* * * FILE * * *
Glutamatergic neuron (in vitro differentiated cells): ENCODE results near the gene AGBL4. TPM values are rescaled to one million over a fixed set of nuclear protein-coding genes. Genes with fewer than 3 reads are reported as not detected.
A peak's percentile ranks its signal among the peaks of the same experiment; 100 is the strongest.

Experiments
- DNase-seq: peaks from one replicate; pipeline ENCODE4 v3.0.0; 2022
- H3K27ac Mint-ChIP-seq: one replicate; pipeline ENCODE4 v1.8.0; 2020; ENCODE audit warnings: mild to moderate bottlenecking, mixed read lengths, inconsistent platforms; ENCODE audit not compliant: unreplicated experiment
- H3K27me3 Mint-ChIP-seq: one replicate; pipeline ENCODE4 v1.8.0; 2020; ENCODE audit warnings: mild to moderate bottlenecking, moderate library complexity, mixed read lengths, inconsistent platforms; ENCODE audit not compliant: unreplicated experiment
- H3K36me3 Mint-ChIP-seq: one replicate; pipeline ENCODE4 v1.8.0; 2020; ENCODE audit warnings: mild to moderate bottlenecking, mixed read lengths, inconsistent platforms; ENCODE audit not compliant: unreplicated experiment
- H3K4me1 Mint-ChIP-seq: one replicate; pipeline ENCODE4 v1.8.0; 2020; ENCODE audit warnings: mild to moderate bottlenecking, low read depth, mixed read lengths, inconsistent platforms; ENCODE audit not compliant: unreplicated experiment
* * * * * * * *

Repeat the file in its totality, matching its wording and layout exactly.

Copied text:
Glutamatergic neuron (in vitro differentiated cells): ENCODE results near the gene AGBL4. TPM values are rescaled to one million over a fixed set of nuclear protein-coding genes. Genes with fewer than 3 reads are reported as not detected.
A peak's percentile ranks its signal among the peaks of the same experiment; 100 is the strongest.

Experiments
- DNase-seq: peaks from one replicate; pipeline ENCODE4 v3.0.0; 2022
- H3K27ac Mint-ChIP-seq: one replicate; pipeline ENCODE4 v1.8.0; 2020; ENCODE audit warnings: mild to moderate bottlenecking, mixed read lengths, inconsistent platforms; ENCODE audit not compliant: unreplicated experiment
- H3K27me3 Mint-ChIP-seq: one replicate; pipeline ENCODE4 v1.8.0; 2020; ENCODE audit warnings: mild to moderate bottlenecking, moderate library complexity, mixed read lengths, inconsistent platforms; ENCODE audit not compliant: unreplicated experiment
- H3K36me3 Mint-ChIP-seq: one replicate; pipeline ENCODE4 v1.8.0; 2020; ENCODE audit warnings: mild to moderate bottlenecking, mixed read lengths, inconsistent platforms; ENCODE audit not compliant: unreplicated experiment
- H3K4me1 Mint-ChIP-seq: one replicate; pipeline ENCODE4 v1.8.0; 2020; ENCODE audit warnings: mild to moderate bottlenecking, low read depth, mixed read lengths, inconsistent platforms; ENCODE audit not compliant: unreplicated experiment